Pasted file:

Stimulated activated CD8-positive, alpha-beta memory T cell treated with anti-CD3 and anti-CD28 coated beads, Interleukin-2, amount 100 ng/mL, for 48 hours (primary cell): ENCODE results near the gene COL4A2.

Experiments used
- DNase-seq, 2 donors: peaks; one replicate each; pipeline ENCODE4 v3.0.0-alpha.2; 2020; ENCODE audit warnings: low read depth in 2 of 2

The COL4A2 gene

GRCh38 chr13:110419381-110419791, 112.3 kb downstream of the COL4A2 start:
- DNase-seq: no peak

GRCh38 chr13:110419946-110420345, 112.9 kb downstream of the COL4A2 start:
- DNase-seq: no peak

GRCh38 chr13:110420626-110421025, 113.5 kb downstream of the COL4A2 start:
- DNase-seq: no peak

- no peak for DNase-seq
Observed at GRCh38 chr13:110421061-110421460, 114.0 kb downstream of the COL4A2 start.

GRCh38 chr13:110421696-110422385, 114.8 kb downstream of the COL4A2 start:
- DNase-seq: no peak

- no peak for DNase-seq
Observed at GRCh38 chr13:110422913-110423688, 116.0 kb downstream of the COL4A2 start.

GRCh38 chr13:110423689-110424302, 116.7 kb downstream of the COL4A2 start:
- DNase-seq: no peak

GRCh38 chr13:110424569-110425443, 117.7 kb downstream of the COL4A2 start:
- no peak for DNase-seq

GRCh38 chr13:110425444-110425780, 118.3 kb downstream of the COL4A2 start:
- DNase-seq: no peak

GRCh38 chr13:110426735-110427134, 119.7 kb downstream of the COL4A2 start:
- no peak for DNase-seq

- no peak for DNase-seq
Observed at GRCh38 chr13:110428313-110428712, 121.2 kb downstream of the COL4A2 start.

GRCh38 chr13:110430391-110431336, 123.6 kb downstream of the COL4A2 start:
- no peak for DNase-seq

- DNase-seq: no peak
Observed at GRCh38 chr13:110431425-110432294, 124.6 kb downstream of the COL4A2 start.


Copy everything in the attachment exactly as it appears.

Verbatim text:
Stimulated activated CD8-positive, alpha-beta memory T cell treated with anti-CD3 and anti-CD28 coated beads, Interleukin-2, amount 100 ng/mL, for 48 hours (primary cell): ENCODE results near the gene COL4A2.

Experiments used
- DNase-seq, 2 donors: peaks; one replicate each; pipeline ENCODE4 v3.0.0-alpha.2; 2020; ENCODE audit warnings: low read depth in 2 of 2

The COL4A2 gene

GRCh38 chr13:110419381-110419791, 112.3 kb downstream of the COL4A2 start:
- DNase-seq: no peak

GRCh38 chr13:110419946-110420345, 112.9 kb downstream of the COL4A2 start:
- DNase-seq: no peak

GRCh38 chr13:110420626-110421025, 113.5 kb downstream of the COL4A2 start:
- DNase-seq: no peak

- no peak for DNase-seq
Observed at GRCh38 chr13:110421061-110421460, 114.0 kb downstream of the COL4A2 start.

GRCh38 chr13:110421696-110422385, 114.8 kb downstream of the COL4A2 start:
- DNase-seq: no peak

- no peak for DNase-seq
Observed at GRCh38 chr13:110422913-110423688, 116.0 kb downstream of the COL4A2 start.

GRCh38 chr13:110423689-110424302, 116.7 kb downstream of the COL4A2 start:
- DNase-seq: no peak

GRCh38 chr13:110424569-110425443, 117.7 kb downstream of the COL4A2 start:
- no peak for DNase-seq

GRCh38 chr13:110425444-110425780, 118.3 kb downstream of the COL4A2 start:
- DNase-seq: no peak

GRCh38 chr13:110426735-110427134, 119.7 kb downstream of the COL4A2 start:
- no peak for DNase-seq

- no peak for DNase-seq
Observed at GRCh38 chr13:110428313-110428712, 121.2 kb downstream of the COL4A2 start.

GRCh38 chr13:110430391-110431336, 123.6 kb downstream of the COL4A2 start:
- no peak for DNase-seq

- DNase-seq: no peak
Observed at GRCh38 chr13:110431425-110432294, 124.6 kb downstream of the COL4A2 start.